Mark Wahlberg stars as mild-mannered science teacher Elliott Moore, who must safely navigate his way across the state of Pennsylvania with his wife, best friend, and his daughter after a possible terrorist attack causes people to commit mass suicide. The media speculates that it's some mysterious airborne toxin or chemical weapon that is nearly impossible to escape from.
When rewatched with refreshed insight, The Happening now appears to be a slight return to Shyamalan form in the guise of a private meditation on death and suicide, as the director dissects the nature of these concepts on a very provocative (if infantile) level. There is a subtlety to cinematographer Tak Fujimoto's carefully framed shots and stirring compositions that are engaging upon repeat viewing and I was shocked to find myself mildly embraced by the stitched-together story line. However, there's a chance this was only my personal hopes of rescuing this stinker from Hollywood oblivion.
Does anything really happen in The Happening? Yes, but it's gonna take a little bit of work to find it. And you may not like what you discover.
The Happening is still a semi-boring experience wrapped in an enigma. But, yes, it does deserve to be reevaluated in a new, green-tinted light as one of Shyamalan's most misguided, misunderstood projects, with or without lines like, "Why are you eyeing my lemon drink?" Shyamalan's heart was in the right place here but the lack of any cast chemistry and the juvenile storytelling fail to ignite any empathy for anyone. Maybe that's the whole paranoid point.
Is The Happening a huge inside joke about the tired conventions of Hollywood genre flicks, a camouflaged parody intended to be taken lightly, or is it simply a depressing experiment gone terribly wrong that has no real satisfying resolution?
In perhaps one of the weirdest (and funniest) conversations of Mark Wahlberg's career, the future Transformers star has a touching tete-a-tete with a houseplant. Fearing this fearsome ficus might emit some poisonous, mind-altering spores, Wahlberg shares a moment with the potted plant, speaking in hushed tones so as not to upset the indoor tree. In a film stuffed with incredulous screenwriting, this is simply bizarre.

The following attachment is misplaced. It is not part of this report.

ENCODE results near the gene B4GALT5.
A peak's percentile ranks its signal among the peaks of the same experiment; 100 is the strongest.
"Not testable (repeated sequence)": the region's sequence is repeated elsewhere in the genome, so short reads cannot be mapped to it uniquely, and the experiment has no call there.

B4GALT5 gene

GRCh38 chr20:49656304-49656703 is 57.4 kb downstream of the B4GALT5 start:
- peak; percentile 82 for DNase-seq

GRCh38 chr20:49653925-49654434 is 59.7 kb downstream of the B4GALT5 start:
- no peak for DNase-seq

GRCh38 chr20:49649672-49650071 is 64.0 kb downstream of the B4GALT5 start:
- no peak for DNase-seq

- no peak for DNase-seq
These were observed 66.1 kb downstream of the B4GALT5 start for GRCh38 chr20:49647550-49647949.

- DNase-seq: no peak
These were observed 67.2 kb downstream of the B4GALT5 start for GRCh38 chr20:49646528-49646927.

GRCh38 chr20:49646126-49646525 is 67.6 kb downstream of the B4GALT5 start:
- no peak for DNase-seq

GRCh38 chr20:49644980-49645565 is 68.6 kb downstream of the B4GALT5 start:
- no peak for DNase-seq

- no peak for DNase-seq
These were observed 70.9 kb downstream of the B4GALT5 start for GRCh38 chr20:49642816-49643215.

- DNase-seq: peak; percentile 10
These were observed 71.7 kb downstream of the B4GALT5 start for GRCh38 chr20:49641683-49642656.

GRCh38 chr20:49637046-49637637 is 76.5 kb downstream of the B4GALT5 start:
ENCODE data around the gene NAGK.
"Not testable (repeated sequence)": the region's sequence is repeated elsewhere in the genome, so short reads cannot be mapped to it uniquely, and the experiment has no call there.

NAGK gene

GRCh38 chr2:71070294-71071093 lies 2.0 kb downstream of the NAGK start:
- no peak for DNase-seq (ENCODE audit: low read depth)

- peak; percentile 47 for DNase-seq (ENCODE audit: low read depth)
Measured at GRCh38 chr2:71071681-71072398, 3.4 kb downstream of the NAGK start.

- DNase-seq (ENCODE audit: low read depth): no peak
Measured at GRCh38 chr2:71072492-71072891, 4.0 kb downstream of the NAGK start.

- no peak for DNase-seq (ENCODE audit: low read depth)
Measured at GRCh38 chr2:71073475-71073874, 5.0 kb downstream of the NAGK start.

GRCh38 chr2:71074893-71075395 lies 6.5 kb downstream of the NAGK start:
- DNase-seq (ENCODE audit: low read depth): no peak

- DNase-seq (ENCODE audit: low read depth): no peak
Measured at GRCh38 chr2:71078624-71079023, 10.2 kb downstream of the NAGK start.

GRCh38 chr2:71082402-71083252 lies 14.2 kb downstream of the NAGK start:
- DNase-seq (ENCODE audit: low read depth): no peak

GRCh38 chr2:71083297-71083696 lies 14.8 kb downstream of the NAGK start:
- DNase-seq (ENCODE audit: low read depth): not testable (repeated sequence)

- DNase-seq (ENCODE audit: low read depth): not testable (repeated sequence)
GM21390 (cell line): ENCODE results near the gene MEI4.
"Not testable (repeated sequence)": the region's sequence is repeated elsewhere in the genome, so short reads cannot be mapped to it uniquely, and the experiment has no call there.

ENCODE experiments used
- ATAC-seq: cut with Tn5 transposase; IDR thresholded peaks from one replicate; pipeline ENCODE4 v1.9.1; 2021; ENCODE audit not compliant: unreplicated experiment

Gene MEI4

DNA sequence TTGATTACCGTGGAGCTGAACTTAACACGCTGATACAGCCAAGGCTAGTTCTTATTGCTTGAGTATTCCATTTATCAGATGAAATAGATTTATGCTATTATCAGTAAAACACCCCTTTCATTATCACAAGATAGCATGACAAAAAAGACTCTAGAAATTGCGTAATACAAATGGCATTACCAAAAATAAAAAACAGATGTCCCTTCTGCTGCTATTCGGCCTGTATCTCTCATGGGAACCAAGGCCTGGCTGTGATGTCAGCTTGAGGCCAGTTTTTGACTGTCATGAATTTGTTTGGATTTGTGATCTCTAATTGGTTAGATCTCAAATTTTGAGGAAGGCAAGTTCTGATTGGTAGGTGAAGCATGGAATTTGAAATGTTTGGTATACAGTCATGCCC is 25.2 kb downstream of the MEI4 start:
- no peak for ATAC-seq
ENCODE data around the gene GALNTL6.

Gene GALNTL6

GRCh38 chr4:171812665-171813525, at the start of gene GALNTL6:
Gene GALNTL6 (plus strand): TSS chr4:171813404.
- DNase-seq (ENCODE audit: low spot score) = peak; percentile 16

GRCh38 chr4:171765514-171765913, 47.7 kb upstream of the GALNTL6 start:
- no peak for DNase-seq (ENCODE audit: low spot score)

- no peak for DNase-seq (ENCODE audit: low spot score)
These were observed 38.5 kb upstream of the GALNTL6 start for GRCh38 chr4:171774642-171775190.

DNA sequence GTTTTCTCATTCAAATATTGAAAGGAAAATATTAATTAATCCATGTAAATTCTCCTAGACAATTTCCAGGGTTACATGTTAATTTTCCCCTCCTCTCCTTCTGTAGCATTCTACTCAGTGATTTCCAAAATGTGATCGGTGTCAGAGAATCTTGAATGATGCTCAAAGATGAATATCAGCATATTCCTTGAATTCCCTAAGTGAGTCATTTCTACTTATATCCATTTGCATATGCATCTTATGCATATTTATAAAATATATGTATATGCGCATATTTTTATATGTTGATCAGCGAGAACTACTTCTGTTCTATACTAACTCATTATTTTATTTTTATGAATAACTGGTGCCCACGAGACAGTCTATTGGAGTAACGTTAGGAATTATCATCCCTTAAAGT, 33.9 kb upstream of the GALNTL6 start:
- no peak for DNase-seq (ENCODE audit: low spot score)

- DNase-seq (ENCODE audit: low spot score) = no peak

Cheating with cough syrup
While trying to respond to an earlier confession that his guilty wife Alma had tiramisu with another man, Wahlberg goes on a lengthy anecdote about his venturing into a drug store and being smitten with the girl behind the cash register.
Making an excuse to talk to her, he feigns having a cough and approaches the countergirl to get her advice on the best brand of cough syrup. The point is to let Zooey Deschanel's character know that her semi-innocent act is not worthy of self-recrimination but it comes across as a painfully jarring sequence, especially when paired with Deschanel's large blue eyes.
Do you like hot dogs?
For some odd reason, Frank Collison's nursery worker has a real appetite for hot dogs and begins a long explanation of the unhealthy mystery meat in the middle of this eco-crisis, even polling the group to see who enjoys them and who does not.
THE TAKE AWAY
The Happening contains some genuinely moving sequences, gruesome slaughter, a few intimate moments that truly resonate, and some laugh-out-loud scenes that defy explanation (see: a confused man is being eaten by hungry lions).
While it's overacted in many spots and completely bonkers in others, it's a fascinating mix of eco-didacticism, post 9/11 trauma, spaced-out Zooey Deschanel, Cabbage Patch doll jokes, mood rings, math riddles, hot dog love, and silly, unsophisticated screenwriting based on shaky pseudo-science.
Somewhere in The Happening, there is a brilliant core, but it's too muddled in cinematic dementia to matter, even with a renewed perspective. It remains a curious oddity marked with a "you gotta see it to believe it" quality. Come to think of it, that may be The Happening's finest attribute.
But with all its faults, The Happening remains addictively watchable on many alarming levels. It feels like the most expensive student film ever made. Why did the flora of Earth turn against us? Perhaps to prevent our species from creating more feature films that cause extreme anxiety, irritability, and frustration.